He was closely identified with the civic and commercial affairs of Memphis.  In addition to his office of president of Orgill Brothers, he was also President of the Hernando Insurance Company.  He was active in the Memphis Chamber of Commerce and the Merchants' Exchange.  he held membership in the Country Club of Memphis and the Tennessee Club.  he was a vestryman of Calvary Church.

He is survived by Annie D. Orgill, his wife, and three sons, all of whom reside in Memphis, Tennessee.  One of the sons, Frederick Orgill, Jr., is President of the Desoto Hardware Company.  Two other sons, Arthur Reginald Orgill, and Kenneth Orgill, are connected with the firm of Orgill Brothers of Memphis.  Mrs. Lucy Orgill, his mother, is still alive in Memphis at the advanced age of ninety years.  Two of his brothers are living, namely, William and Joseph, who are members of the firm of Orgill Brothers.  A Sister, Mrs. S.R. Montgomery of Memphis, also survives him.  The funeral services were conducted by Doctor Walter D. Buckner, Rector of Calvary Episcopal Church, Sunday afternoon, November 2nd at the residence of the deceased.  He was buried in Forest Hill Cemetery.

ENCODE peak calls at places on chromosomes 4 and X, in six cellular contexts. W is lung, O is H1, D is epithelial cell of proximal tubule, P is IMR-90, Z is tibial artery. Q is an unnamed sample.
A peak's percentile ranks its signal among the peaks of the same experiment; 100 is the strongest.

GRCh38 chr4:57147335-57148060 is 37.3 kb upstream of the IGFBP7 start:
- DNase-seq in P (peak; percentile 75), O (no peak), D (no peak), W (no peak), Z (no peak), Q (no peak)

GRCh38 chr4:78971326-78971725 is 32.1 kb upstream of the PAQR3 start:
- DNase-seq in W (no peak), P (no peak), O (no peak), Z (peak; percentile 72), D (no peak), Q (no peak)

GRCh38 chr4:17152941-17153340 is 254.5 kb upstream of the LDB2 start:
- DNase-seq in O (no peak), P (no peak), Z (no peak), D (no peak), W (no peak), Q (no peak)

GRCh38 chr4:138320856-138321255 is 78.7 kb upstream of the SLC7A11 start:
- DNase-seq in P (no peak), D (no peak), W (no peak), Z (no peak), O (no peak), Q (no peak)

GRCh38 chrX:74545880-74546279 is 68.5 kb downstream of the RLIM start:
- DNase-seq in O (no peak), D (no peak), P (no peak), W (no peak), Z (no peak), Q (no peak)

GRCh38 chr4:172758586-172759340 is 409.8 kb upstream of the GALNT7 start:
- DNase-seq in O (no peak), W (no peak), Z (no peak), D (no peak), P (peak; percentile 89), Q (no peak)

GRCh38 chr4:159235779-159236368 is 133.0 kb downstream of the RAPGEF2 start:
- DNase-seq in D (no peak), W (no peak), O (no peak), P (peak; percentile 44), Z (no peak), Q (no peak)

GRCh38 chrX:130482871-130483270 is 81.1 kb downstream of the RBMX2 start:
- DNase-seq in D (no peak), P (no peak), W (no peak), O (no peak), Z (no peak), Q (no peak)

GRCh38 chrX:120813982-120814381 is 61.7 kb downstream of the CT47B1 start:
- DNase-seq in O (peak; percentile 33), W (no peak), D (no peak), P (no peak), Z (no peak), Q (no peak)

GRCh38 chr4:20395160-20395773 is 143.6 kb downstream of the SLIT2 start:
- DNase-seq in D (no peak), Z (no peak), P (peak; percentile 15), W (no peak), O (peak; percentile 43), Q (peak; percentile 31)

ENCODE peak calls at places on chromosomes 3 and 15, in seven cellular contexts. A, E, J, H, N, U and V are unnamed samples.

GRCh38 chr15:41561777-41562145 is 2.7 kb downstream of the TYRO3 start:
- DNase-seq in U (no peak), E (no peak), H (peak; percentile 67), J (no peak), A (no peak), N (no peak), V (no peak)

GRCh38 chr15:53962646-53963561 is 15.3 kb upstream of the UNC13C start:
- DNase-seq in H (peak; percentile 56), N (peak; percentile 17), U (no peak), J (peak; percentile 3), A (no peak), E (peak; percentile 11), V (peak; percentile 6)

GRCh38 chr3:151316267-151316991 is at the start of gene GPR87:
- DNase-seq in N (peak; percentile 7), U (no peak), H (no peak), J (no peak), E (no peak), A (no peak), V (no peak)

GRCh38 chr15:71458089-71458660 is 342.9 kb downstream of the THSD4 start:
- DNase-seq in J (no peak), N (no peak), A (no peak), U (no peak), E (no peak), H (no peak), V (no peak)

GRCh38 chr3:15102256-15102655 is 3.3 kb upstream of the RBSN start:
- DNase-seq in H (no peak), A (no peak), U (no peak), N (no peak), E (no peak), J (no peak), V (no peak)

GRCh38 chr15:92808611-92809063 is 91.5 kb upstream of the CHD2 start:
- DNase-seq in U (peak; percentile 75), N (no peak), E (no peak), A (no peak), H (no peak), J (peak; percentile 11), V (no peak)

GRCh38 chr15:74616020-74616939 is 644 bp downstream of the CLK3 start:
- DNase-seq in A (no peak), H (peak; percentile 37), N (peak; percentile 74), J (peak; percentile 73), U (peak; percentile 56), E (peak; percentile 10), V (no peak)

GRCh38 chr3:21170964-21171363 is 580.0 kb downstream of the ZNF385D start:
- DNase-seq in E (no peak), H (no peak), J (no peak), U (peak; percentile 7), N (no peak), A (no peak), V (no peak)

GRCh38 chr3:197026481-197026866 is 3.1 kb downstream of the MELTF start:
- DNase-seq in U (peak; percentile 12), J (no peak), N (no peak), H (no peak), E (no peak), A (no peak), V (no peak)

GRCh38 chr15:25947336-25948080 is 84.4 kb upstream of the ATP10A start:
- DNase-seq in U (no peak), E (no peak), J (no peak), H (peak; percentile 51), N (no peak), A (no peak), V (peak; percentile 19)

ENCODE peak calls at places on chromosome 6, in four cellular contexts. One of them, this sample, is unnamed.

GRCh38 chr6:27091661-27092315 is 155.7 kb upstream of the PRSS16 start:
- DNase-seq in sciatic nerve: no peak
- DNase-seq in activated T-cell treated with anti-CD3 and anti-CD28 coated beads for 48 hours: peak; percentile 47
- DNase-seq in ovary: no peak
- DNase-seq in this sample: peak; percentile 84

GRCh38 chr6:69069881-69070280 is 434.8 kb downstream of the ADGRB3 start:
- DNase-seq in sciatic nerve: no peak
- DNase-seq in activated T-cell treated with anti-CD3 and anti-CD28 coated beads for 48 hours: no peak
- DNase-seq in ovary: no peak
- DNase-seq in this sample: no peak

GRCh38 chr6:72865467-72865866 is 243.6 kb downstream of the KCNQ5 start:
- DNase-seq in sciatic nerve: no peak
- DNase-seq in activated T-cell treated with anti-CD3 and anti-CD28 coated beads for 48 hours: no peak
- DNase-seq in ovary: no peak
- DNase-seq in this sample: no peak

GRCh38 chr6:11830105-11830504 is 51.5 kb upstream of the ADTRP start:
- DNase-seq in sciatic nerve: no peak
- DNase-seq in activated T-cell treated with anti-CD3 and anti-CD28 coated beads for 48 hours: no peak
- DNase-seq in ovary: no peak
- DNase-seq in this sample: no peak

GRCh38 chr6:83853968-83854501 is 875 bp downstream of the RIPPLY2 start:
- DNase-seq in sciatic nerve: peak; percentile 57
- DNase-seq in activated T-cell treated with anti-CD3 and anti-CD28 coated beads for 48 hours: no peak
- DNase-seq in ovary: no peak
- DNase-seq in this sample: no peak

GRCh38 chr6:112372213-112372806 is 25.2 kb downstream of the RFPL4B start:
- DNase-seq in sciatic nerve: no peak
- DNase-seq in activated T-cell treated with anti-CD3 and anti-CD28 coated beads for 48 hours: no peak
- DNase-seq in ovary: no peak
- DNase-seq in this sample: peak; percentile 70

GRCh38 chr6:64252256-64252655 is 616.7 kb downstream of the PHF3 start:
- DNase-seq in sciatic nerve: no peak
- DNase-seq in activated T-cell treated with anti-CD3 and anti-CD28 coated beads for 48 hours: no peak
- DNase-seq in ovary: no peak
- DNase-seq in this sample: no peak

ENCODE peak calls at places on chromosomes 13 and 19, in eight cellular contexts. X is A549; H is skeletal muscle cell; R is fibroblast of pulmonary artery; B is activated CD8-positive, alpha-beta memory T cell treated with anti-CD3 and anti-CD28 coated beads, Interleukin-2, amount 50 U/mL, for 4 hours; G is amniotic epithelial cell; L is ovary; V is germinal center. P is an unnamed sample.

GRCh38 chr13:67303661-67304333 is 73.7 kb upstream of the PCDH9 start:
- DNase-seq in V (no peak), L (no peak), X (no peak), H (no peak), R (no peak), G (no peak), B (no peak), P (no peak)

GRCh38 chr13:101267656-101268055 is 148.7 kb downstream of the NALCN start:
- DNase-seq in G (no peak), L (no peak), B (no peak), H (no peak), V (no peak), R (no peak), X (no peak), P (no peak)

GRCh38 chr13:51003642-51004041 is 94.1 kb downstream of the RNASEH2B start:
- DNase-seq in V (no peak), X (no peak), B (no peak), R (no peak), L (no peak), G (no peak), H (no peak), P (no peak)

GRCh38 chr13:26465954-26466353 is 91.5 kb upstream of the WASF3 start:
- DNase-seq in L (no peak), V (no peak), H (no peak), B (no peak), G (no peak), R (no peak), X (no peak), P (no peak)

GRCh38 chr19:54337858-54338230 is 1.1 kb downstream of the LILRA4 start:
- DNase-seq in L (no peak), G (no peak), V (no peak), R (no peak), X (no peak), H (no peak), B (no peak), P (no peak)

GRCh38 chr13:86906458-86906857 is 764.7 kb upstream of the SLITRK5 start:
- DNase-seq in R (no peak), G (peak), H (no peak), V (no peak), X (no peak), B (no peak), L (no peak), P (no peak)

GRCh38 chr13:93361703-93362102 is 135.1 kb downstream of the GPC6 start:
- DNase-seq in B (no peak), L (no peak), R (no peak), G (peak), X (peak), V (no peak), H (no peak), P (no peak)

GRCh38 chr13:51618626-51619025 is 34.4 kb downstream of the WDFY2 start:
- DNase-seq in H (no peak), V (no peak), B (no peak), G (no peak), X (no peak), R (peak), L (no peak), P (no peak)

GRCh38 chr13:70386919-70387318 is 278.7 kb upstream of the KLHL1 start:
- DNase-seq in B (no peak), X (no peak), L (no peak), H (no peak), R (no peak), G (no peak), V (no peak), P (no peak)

Originally posted in The American Artisan and Hardware Record: 1919, volume 78.

Frederick Orgill married Annie Dennington in 1883.  He died of lobar pneumonia and is interred with several family at Forest Hill Midtown.  His mother, Lucy Willins, died in 1923 and was interred at Elmwood Cemetery.  His father, Edmund Orgill, died in England in 1905.

Monday, January 6, 2014

A Memphian Killed at New Orleans, 1879

On Saturday last a paragraph in the Appeal stated that a telegram had been received here stating that F.M. Cash, formerly of this city, and son of the late Frank M. Cash, of this county, was shot and killed at New Orleans on last Friday.  The remains of Frank Cash reached here Saturday afternoon, and were interred at Elmwood cemetery.  The New Orleans Picayune, of Saturday, the fifteenth instant, gives the following account of the sad affair: